12. Let it Die in Me

Stormy sky over Lake Erie

I remember when I first began learning about electricity. I was fascinated by the difference between capacitors and resistors and their impact on the flow of current in a circuit. Here were these two kinds of little tiny components, but one could store electrical energy in a way that could be discharged later, and the other transformed that energy into a different kind of energy (usually heat) and effectively lowered the voltage of the current. It seemed almost alchemical.

I was talking with someone today about what to do with the pain when someone hurts you. It seems to me that most of us, most of the time, are capacitors. If you hurt me, I may not lash out and respond in kind, particularly if there is an imbalance of power in our relationship. But like a capacitor, I am likely to store that hurt and then discharge it on some other unsuspecting victim. Woe to you, store clerk who is tired and short tempered! Look out, distracted driver who just cut me off in the square! And even worse, beware, beloved child who I allowed to stay up past your bedtime and who is now dragging his feet in the morning…

But I contend that every single time someone hurts us, we have a choice. We can always choose to be resistors instead of capacitors.

What do I mean by that? I mean that every time we are hurt, we can consciously choose not to pass it on. To let the hurt and pain die in us and be transformed into something else. Something beautiful.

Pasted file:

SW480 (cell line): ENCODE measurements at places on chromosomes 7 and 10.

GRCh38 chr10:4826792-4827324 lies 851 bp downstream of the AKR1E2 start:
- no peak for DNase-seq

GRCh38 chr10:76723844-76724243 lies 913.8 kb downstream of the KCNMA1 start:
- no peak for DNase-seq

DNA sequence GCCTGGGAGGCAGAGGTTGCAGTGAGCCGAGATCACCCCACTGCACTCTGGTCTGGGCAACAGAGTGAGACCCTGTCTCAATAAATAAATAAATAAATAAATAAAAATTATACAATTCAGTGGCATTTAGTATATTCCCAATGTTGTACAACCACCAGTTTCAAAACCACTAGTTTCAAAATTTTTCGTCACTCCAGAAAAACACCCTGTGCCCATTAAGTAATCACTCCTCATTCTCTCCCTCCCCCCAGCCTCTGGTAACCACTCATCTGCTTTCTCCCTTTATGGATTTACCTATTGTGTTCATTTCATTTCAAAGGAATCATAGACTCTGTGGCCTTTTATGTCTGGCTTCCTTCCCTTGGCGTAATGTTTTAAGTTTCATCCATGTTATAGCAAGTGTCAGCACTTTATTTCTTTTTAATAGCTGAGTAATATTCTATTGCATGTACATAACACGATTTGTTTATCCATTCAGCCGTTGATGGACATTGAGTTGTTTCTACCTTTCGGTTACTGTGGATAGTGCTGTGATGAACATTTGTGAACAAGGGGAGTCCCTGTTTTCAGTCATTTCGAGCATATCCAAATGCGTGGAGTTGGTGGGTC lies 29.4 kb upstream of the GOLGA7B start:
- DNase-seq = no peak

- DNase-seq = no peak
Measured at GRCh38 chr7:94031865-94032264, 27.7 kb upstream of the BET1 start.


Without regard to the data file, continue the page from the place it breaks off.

“Not this hurt,” you may be thinking. “This one is too big. I can’t do it.”

You’re wrong.

And you’re right.

The bigger the pain, the more important the choice. Will you take a stand for love? Will you spend your life to be one bright light?

And no human could do this – not on our own. We aren’t strong enough for it. But I know, believe, and trust that it is possible because Jesus did it on the Cross. He is God – if He had chosen to, surely He could have had the nails fly out of the wood and lightning fly from His fingertips to destroy His executioners. But He submitted and I think in part because He wanted to show us how to do it.

Before I became Catholic, I didn’t understand the fascination with gruesome crucifixes. Why would anyone want to look at all that gore? I wondered.

Now I know.

It’s because this union, this choosing to be a resistor rather than a capacitor, is the most painful thing imaginable. And the only way to get through it without knuckling under and giving way to capacitance is to really see and understand the pain that Our Lord went through.

And then, because He was faithful, I can be also.

Philippians 4:13